– Ishika Garg
The Supreme Court struck down the Maharashtra State Reservation (of seats in educational institutions in the state and for appointments in public service and posts under the state) for Socially and Educationally Backward Classes (Hereinafter, “SEBC”) Reservation Act, 2018 in the case of Dr Jaishri Laxmanrao Patil v. the Chief Minister (Hereinafter, “Patil”).
In 2017, the ruling government constituted a 11-member commission under the chairmanship of Retired Justice M. G. Gaikwad. The Commission concluded that Marathas fell under the category of SEBC and hence, should be given reservation. It was on the basis of this report that the state government passed the 2018 Act which granted 16% reservation for Marathas in the state’s educational institutions and appointments to public service. In Patil, the petitioner questioned this report on various grounds right from jurisdiction to validity. Thus arose the question of the parameters of the court’s power of judicial review in cases involving scrutiny of such reports.
In this context, a modified version of Prof. Tarunabh Khaitan’s analogy comes to mind. Let us compare an affirmative action policy to a piece of jewellery, and the Court to a jeweller, who is examining this jewellery through a magnifying lens. Then, the intensity of magnification of the lens can be compared to the standard of judicial review. Implicit in this analogy is the understanding that the Court can apply varying degrees of judicial review. Prof. Khaitan explains that in cases where the judiciary is called upon to review the decision of another executive authority, the standard of judicial review it chooses will be deferential, and hence of a lower intensity.
Now, as recognised by the Supreme Court in Ashoka Kumar Thakur v. Union of India, the standard of judicial review in matters of reservations can have an impact on the very scope of reservation policies. Such a standard is central to the legal dimension of affirmative action, and the way in which the courts set and apply this standard can have a huge impact on the drafting of all future policies in this area. For instance, the decision of the US Supreme Court in Regents of the University of California v. Bakke, which allowed race to be considered as a factor for reservations in college admissions, had wide-ranging consequences on all future educational affirmative action policies in the USA.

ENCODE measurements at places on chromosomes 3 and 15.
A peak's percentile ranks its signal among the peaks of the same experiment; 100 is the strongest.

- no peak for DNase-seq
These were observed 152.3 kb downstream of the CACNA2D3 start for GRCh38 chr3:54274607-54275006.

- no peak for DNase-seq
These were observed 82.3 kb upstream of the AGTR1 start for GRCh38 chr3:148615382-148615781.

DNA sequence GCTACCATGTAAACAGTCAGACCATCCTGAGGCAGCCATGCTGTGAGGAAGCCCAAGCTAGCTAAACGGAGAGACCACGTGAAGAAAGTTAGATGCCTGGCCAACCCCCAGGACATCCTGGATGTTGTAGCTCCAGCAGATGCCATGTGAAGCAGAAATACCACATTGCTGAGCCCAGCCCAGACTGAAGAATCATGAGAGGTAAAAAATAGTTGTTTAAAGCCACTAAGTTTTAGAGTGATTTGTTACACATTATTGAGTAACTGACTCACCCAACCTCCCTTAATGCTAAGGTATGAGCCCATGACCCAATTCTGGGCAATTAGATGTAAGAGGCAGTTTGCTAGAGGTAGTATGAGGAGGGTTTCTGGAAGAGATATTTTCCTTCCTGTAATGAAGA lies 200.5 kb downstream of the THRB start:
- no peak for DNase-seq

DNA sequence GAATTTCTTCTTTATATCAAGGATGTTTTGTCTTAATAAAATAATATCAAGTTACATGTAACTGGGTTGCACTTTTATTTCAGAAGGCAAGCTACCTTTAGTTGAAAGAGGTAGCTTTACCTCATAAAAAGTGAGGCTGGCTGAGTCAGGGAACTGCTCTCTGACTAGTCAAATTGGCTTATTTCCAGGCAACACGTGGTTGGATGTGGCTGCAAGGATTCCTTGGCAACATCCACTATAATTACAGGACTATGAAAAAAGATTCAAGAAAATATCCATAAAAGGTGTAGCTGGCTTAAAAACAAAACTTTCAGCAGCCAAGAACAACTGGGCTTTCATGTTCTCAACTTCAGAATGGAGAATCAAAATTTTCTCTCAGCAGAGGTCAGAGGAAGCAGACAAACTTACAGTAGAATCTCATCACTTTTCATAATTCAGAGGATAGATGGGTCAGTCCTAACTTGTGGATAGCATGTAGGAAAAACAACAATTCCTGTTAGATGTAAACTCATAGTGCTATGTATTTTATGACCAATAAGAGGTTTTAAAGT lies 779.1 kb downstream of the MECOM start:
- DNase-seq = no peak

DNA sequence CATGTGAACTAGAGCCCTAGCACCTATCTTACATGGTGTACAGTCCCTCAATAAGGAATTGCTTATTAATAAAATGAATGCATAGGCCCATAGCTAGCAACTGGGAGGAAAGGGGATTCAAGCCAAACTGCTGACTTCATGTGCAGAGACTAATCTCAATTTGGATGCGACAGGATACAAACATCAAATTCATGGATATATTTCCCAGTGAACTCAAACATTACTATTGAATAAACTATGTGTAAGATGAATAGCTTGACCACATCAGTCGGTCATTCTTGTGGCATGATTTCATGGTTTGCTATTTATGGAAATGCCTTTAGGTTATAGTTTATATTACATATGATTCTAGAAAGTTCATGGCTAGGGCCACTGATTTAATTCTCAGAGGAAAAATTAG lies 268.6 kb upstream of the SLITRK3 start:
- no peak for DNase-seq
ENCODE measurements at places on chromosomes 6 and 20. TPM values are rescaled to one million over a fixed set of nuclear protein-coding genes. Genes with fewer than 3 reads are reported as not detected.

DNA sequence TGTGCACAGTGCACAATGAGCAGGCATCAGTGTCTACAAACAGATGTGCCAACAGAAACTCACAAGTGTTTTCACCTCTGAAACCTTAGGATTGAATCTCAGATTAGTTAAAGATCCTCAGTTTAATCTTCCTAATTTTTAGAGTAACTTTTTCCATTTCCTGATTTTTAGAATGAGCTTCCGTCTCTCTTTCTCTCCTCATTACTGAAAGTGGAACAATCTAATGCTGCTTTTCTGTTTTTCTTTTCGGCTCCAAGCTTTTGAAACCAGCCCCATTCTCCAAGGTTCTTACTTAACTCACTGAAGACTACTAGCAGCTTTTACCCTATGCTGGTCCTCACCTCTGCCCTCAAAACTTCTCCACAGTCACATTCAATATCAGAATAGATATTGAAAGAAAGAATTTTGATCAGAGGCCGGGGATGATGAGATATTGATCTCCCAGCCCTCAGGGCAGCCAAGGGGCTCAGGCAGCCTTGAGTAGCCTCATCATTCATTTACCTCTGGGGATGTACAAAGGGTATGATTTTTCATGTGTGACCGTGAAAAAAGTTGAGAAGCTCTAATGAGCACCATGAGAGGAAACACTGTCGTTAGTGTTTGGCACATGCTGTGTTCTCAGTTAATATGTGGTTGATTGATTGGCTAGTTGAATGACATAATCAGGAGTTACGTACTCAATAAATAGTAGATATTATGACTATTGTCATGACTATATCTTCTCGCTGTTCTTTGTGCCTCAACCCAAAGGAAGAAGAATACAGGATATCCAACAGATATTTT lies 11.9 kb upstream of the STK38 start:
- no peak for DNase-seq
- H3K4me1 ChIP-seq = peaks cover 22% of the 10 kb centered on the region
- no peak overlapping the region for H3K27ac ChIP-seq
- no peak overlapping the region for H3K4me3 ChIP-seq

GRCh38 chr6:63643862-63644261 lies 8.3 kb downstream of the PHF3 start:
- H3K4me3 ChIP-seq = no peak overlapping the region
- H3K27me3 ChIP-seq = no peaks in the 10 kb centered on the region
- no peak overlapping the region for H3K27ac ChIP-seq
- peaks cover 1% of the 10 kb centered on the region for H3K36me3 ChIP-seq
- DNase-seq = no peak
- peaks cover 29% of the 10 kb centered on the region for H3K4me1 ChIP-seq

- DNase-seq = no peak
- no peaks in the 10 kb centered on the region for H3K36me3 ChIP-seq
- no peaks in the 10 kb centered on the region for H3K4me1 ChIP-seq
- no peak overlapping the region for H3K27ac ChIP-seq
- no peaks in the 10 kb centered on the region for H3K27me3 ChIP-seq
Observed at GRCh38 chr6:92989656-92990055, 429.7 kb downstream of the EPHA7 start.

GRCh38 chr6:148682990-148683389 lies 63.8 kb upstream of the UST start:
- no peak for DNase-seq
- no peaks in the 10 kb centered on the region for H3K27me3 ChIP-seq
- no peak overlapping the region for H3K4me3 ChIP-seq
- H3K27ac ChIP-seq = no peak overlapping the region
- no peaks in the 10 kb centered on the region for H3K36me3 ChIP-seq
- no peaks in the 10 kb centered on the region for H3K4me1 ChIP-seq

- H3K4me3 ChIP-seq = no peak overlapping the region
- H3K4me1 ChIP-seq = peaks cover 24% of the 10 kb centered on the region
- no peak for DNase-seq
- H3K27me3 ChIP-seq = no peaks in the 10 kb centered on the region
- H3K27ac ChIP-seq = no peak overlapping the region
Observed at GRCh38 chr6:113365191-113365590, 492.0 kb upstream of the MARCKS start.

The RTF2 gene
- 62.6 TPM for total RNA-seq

As argued by scholars, in practice, judicial review can often be viewed as the final stage in a policy-making process. Just how a jeweller cannot examine a particular piece of jewellery without a glass of the proper magnification, applying an inappropriate standard of judicial review in one scenario can have negative consequences. For example, applying a standard of scrutiny to the decision of an executive authority which is too broad, might unjustly overpower the judiciary and lead to the striking down of even those affirmative action policies which are rightly enforced by the state within the bounds of its constitutional power.
With this in mind, in this post, I delve into the standard of judicial scrutiny applied in the present case. In the first section of this post, I discuss the ‘what’ and ‘why’ of the judicial scrutiny standard used by the Court and demonstrate its incorrect application. In the second section, I show how even if this standard is allowed to be incorrectly applied in the present matter, the Court has clearly breached it.
The Standard of Judicial Scrutiny Used
In the process of delimiting the presently applicable standard of judicial review, the Supreme Court made a copious reference to the subjective satisfaction standard laid down by a constitution bench in the case of The Barium Chemicals Ltd. And Anr v. The Company Law Board (Hereinafter, “Barium Chemicals”). Now, what exactly is this subjective satisfaction standard?
In Barium Chemicals, the Court was tasked with the interpretation of Section 237 (now repealed) of the Companies Act, 1956. The section stated that an investigation may be ordered into the affairs of a company “if in the opinion of the central government” certain specified circumstances had arisen. In that case, the phrase ‘in the opinion of’ in the section was read by the Court as suggesting a ‘subjective satisfaction’ of the Central Government. Justice Shelat held that such ‘subjective satisfaction’ of the executive is limited, but not wholly out of the scope of judicial review. While the court cannot be allowed to review the aptness or sufficiency of grounds on which an executive authority bases its decision, it can examine whether the circumstances relevant for the formation of such an opinion or ‘subjective satisfaction’ by the executive existed. If such an opinion is found to suffer from the vice of non-application of mind or formulation of collateral grounds or beyond the scope of Statute, or irrelevant and extraneous material, then that opinion is challengeable in court.